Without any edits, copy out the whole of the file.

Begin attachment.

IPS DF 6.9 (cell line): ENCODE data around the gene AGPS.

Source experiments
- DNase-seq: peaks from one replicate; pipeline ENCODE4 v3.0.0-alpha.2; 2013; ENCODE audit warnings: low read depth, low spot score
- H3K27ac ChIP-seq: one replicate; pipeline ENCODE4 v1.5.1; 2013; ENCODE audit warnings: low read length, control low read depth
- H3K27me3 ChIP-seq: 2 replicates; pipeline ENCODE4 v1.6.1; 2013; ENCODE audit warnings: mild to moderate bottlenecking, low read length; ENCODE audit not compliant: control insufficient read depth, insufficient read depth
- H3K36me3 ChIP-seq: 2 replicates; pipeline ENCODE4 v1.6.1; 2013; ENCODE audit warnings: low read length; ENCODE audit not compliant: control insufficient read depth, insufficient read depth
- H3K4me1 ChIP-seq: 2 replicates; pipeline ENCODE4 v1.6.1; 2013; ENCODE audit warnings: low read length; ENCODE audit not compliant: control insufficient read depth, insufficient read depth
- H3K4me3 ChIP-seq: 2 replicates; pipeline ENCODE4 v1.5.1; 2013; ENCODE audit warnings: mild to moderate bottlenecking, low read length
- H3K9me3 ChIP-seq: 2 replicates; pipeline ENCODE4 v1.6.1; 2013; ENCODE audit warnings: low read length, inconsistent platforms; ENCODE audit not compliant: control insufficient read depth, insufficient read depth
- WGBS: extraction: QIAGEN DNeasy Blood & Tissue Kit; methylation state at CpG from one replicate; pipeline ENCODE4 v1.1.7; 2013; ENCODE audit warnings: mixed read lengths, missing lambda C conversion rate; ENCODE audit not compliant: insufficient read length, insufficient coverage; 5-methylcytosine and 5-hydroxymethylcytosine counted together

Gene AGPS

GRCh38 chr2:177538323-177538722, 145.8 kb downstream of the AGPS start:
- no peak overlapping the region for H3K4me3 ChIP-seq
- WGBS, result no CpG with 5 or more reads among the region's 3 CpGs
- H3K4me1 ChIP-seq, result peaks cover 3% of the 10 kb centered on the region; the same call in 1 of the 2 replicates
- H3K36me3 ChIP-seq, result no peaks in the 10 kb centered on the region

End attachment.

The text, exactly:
IPS DF 6.9 (cell line): ENCODE data around the gene AGPS.

Source experiments
- DNase-seq: peaks from one replicate; pipeline ENCODE4 v3.0.0-alpha.2; 2013; ENCODE audit warnings: low read depth, low spot score
- H3K27ac ChIP-seq: one replicate; pipeline ENCODE4 v1.5.1; 2013; ENCODE audit warnings: low read length, control low read depth
- H3K27me3 ChIP-seq: 2 replicates; pipeline ENCODE4 v1.6.1; 2013; ENCODE audit warnings: mild to moderate bottlenecking, low read length; ENCODE audit not compliant: control insufficient read depth, insufficient read depth
- H3K36me3 ChIP-seq: 2 replicates; pipeline ENCODE4 v1.6.1; 2013; ENCODE audit warnings: low read length; ENCODE audit not compliant: control insufficient read depth, insufficient read depth
- H3K4me1 ChIP-seq: 2 replicates; pipeline ENCODE4 v1.6.1; 2013; ENCODE audit warnings: low read length; ENCODE audit not compliant: control insufficient read depth, insufficient read depth
- H3K4me3 ChIP-seq: 2 replicates; pipeline ENCODE4 v1.5.1; 2013; ENCODE audit warnings: mild to moderate bottlenecking, low read length
- H3K9me3 ChIP-seq: 2 replicates; pipeline ENCODE4 v1.6.1; 2013; ENCODE audit warnings: low read length, inconsistent platforms; ENCODE audit not compliant: control insufficient read depth, insufficient read depth
- WGBS: extraction: QIAGEN DNeasy Blood & Tissue Kit; methylation state at CpG from one replicate; pipeline ENCODE4 v1.1.7; 2013; ENCODE audit warnings: mixed read lengths, missing lambda C conversion rate; ENCODE audit not compliant: insufficient read length, insufficient coverage; 5-methylcytosine and 5-hydroxymethylcytosine counted together

Gene AGPS

GRCh38 chr2:177538323-177538722, 145.8 kb downstream of the AGPS start:
- no peak overlapping the region for H3K4me3 ChIP-seq
- WGBS, result no CpG with 5 or more reads among the region's 3 CpGs
- H3K4me1 ChIP-seq, result peaks cover 3% of the 10 kb centered on the region; the same call in 1 of the 2 replicates
- H3K36me3 ChIP-seq, result no peaks in the 10 kb centered on the region